Managing Bull Fertility Prior to the Breeding Season

As we prepare for the breeding season or for those in the midst of the breeding season, it is important to think about how we can manage bull fertility and understand critical factors that can impact fertility. There are many factors that can affect sperm production; however, the main factors that can decrease sperm production are disease, fever, injury, and extreme environmental conditions. We must keep in mind that spermatogenesis, the production of sperm, is a 61-day process in bulls; therefore, it will take upwards of 60 days to have normal sperm again following an injury/insult.

Musk Thistle

Early Detection and Rapid Response (EDRR) is a concept to identify potentially invasive species prior to or just as the establishment of the invasive is taking place.  An Integrated Pest Management plan (IPM) can be developed to manage, contain and eradicate the invasive species before it can spread further.  This will avoid costly, long-term control efforts.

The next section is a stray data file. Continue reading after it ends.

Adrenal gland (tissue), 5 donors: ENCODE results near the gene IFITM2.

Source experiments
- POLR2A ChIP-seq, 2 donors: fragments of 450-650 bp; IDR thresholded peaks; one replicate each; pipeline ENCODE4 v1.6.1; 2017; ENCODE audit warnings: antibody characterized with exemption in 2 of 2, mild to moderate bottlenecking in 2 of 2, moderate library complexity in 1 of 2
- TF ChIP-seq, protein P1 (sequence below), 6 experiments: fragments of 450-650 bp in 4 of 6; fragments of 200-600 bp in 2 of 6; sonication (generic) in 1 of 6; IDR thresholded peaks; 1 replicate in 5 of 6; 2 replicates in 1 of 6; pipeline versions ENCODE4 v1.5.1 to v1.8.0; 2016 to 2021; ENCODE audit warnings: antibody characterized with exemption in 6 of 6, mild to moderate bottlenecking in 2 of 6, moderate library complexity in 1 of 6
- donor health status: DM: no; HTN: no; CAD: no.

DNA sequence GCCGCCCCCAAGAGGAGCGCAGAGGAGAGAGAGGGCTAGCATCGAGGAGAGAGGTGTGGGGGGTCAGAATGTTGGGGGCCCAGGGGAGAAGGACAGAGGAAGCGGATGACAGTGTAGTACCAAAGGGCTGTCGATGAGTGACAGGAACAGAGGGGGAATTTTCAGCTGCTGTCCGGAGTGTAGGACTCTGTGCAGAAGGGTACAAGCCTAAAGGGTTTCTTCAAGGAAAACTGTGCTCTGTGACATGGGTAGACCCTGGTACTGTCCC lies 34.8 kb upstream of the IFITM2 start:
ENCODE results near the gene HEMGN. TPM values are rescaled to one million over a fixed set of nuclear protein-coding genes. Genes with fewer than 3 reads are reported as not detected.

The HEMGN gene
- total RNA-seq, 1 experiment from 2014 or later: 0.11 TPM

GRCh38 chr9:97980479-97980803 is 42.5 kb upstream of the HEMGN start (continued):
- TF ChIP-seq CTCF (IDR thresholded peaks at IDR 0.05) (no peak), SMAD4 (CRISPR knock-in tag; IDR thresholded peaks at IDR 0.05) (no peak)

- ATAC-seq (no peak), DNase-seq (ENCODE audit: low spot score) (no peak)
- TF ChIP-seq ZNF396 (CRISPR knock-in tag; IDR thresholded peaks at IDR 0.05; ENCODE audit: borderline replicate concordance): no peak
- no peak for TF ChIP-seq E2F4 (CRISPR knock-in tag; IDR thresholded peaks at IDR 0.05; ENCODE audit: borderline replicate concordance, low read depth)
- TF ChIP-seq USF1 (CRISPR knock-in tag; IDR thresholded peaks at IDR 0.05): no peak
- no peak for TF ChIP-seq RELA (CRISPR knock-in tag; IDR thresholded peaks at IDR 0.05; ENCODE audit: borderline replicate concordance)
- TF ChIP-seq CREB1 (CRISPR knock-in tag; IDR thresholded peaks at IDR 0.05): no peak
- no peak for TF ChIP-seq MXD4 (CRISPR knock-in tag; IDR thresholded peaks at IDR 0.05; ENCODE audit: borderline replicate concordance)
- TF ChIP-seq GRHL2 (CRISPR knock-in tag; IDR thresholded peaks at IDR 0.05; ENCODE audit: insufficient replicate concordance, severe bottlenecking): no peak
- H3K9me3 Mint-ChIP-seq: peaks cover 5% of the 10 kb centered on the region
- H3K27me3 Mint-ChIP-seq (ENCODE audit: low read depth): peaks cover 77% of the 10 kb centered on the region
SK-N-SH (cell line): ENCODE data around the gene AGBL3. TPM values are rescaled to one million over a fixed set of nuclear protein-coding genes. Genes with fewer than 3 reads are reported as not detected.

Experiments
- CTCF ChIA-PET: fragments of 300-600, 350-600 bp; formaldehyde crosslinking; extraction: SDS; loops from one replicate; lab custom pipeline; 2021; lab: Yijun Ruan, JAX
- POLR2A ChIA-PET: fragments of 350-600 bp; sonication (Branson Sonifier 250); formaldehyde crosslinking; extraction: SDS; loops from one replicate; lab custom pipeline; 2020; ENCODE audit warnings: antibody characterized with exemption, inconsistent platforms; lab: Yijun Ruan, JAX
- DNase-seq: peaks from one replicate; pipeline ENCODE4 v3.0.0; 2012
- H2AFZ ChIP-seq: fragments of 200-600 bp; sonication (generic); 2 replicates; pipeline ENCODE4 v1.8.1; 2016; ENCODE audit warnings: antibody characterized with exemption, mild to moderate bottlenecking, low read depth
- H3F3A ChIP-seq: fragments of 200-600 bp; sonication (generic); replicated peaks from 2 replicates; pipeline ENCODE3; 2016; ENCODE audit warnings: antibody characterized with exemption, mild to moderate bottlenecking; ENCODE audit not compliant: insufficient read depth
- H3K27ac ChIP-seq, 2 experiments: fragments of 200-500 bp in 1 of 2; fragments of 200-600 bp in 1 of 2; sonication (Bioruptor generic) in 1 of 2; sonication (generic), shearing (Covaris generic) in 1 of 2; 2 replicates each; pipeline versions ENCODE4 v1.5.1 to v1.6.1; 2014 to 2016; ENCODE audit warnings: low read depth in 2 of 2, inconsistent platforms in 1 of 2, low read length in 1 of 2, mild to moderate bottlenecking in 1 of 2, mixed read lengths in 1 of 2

Musk Thistle  
a.k.a. – Nodding thistle, Nodding Plumeless thistle 
Scientific name:  Carduus nutans L.
Family:  Asteraceae (Sunflower family)

Fermenting for Forages: Small Grain Silage

When the term silage is used, typically what comes to mind is corn silage. This is especially true in the Great Plains and Midwest where corn is king. Another silage that may be less known is small grain silage.

Fermenting for Forages: Finding the Right Moisture

Developing cattle rations without distillers products to provide moisture and protein is an issue on many producers’ minds.  One option this summer is to cut fall planted rye or spring oats, wheat, triticale, or barley for silage.   Small grain silage can add moisture and some protein to rations and help fill the gap before corn silage is ready to harvest this fall.

Field Bindweed